Thus, the Court next considered the functionality of the Association’s declaration. The Court found that the Association’s declaration prescribed its capacity and certain powers—the central concern regarding whether to apply the ultra vires statute. The Court also considered the Association’s articles of incorporation, which is synonymous with a charter and is subject to the ultra vires statute. The Association’s articles of incorporation specified that: “The purpose[] for which the corporation is formed [is] . . . [t]o enforce any and all covenants, restrictions and agreements[.]” Those covenants, restrictions and agreements were explicitly outlined in the Association’s declaration, such that the declaration operated as a key governing document outlining the Association’s powers and capacity.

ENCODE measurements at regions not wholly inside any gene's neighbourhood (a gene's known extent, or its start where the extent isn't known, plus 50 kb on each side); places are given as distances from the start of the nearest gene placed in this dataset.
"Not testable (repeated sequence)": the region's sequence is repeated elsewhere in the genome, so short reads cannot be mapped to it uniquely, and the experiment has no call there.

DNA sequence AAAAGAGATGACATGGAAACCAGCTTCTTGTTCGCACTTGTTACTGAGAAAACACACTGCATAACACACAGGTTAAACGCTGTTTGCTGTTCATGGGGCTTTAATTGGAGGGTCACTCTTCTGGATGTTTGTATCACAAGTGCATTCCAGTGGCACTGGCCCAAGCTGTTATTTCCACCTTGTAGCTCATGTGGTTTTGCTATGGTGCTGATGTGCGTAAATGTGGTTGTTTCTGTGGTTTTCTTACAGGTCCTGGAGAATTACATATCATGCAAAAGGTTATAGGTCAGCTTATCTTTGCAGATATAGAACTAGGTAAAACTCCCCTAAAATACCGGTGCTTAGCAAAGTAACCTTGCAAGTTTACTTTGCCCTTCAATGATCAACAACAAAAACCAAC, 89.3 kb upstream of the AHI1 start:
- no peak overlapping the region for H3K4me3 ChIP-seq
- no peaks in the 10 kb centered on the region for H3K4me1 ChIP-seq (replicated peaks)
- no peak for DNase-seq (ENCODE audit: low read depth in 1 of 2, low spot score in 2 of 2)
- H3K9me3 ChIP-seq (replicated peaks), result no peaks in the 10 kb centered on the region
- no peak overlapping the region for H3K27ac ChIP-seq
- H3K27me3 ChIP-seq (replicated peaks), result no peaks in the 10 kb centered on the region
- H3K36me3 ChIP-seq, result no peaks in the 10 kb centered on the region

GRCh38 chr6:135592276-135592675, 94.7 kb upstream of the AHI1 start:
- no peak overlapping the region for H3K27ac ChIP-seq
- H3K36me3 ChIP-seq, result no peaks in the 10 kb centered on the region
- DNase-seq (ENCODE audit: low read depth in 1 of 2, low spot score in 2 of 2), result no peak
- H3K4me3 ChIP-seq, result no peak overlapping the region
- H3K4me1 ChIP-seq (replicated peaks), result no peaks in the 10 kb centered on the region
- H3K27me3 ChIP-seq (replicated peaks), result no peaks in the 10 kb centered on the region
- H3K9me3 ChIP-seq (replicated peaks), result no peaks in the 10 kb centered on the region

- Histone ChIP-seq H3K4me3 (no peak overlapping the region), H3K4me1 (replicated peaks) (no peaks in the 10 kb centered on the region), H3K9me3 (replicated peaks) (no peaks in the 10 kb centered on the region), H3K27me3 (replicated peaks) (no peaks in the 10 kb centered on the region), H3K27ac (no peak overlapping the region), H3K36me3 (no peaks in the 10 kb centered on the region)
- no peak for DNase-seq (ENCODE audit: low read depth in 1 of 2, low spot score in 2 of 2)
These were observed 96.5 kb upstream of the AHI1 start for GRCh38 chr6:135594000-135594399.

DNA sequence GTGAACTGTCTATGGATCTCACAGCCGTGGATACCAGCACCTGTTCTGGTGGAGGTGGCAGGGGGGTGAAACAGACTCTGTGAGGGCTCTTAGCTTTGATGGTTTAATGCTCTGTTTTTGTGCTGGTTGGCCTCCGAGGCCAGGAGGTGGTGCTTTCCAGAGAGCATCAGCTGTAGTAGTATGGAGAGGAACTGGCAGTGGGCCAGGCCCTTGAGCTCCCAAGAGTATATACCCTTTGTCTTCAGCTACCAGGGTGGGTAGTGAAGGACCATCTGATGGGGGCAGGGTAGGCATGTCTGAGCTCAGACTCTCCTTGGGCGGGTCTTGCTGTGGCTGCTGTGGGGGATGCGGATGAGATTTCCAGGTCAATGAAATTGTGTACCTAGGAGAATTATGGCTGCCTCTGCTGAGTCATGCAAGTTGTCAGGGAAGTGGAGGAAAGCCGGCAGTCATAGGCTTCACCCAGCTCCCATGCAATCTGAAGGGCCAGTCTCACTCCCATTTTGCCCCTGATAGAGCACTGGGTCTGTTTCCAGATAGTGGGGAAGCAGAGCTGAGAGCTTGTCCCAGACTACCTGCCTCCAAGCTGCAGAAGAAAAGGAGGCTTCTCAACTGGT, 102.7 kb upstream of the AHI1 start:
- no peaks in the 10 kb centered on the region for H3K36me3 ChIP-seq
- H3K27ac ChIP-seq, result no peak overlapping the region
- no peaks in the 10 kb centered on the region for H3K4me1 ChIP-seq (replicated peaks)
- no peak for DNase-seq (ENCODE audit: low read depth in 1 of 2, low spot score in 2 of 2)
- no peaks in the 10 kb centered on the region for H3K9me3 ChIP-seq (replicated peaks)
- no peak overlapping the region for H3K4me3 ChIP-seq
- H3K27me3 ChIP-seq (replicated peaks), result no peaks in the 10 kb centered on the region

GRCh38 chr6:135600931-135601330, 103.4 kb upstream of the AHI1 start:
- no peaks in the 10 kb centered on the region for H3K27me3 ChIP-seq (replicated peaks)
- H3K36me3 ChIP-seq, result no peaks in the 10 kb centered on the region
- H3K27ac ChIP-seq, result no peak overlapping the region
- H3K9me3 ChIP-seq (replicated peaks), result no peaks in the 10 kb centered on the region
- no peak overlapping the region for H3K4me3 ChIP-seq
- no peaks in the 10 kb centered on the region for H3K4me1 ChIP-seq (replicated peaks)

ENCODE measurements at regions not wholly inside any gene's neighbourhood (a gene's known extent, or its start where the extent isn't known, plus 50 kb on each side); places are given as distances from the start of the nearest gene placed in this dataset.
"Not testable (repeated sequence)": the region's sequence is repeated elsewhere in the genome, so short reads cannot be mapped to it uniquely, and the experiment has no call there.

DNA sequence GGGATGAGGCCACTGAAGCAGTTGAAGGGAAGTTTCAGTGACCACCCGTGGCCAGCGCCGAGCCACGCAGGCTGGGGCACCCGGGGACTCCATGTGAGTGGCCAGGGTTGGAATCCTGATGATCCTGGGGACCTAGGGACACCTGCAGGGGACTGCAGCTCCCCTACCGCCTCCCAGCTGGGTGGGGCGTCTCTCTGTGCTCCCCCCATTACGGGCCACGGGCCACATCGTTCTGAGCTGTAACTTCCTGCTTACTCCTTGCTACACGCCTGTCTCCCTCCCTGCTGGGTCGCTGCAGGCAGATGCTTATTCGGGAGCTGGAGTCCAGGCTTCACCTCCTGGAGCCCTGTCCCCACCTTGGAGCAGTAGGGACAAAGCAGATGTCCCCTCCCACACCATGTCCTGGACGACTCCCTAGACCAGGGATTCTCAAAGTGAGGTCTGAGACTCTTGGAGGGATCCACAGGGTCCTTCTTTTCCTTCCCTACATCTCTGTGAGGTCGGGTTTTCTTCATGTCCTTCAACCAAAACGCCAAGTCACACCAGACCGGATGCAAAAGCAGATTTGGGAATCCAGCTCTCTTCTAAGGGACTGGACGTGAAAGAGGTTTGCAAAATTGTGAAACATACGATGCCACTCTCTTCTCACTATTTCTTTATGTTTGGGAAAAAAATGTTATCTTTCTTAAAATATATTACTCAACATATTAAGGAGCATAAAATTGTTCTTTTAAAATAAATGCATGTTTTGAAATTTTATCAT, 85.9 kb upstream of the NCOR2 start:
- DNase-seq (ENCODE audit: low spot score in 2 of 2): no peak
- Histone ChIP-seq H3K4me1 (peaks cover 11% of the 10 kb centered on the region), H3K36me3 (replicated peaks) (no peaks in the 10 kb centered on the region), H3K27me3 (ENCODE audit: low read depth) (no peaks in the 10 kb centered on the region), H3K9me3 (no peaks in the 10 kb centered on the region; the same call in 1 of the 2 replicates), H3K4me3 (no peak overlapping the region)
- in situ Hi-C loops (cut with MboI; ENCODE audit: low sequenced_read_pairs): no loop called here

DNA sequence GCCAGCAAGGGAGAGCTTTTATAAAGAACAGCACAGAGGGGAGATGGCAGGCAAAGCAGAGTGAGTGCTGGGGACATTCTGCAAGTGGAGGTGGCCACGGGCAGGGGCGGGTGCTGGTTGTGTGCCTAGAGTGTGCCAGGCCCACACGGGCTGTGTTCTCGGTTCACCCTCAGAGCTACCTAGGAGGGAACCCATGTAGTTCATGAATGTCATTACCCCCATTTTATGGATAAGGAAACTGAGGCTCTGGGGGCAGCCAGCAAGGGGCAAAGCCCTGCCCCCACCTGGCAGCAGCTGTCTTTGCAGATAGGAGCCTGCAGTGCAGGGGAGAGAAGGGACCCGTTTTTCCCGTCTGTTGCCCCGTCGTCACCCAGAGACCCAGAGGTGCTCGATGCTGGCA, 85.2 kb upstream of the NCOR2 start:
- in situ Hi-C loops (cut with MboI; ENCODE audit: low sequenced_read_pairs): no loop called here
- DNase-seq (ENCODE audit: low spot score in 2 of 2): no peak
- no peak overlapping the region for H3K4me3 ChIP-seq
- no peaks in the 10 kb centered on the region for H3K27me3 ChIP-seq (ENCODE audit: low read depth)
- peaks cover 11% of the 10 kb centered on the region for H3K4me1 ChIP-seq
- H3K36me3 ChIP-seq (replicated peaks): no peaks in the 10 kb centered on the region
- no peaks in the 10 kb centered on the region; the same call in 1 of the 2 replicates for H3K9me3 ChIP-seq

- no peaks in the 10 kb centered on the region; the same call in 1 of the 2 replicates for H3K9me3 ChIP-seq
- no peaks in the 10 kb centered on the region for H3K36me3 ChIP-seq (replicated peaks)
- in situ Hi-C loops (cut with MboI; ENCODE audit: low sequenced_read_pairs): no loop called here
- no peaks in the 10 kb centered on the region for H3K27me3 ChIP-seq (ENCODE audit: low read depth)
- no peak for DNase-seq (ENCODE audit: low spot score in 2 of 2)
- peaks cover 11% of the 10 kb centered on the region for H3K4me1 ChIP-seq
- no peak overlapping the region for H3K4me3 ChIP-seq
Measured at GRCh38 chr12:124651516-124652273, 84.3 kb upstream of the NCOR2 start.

After its review of the declaration of the Association and its interaction with the Association’s articles of incorporation, the Court was persuaded that both documents prescribed the parameters of the Association’s authority and power. Therefore, the Petitioner's argument had to follow the procedural guidelines specified in the ultra vires statute. Here, the ultra vires statute did not provide the Petitioner with a defense under the circumstances because she did not first pursue a derivative action, and the court found she may not defend on the basis of the ultra vires statute.

The full opinion is available in PDF.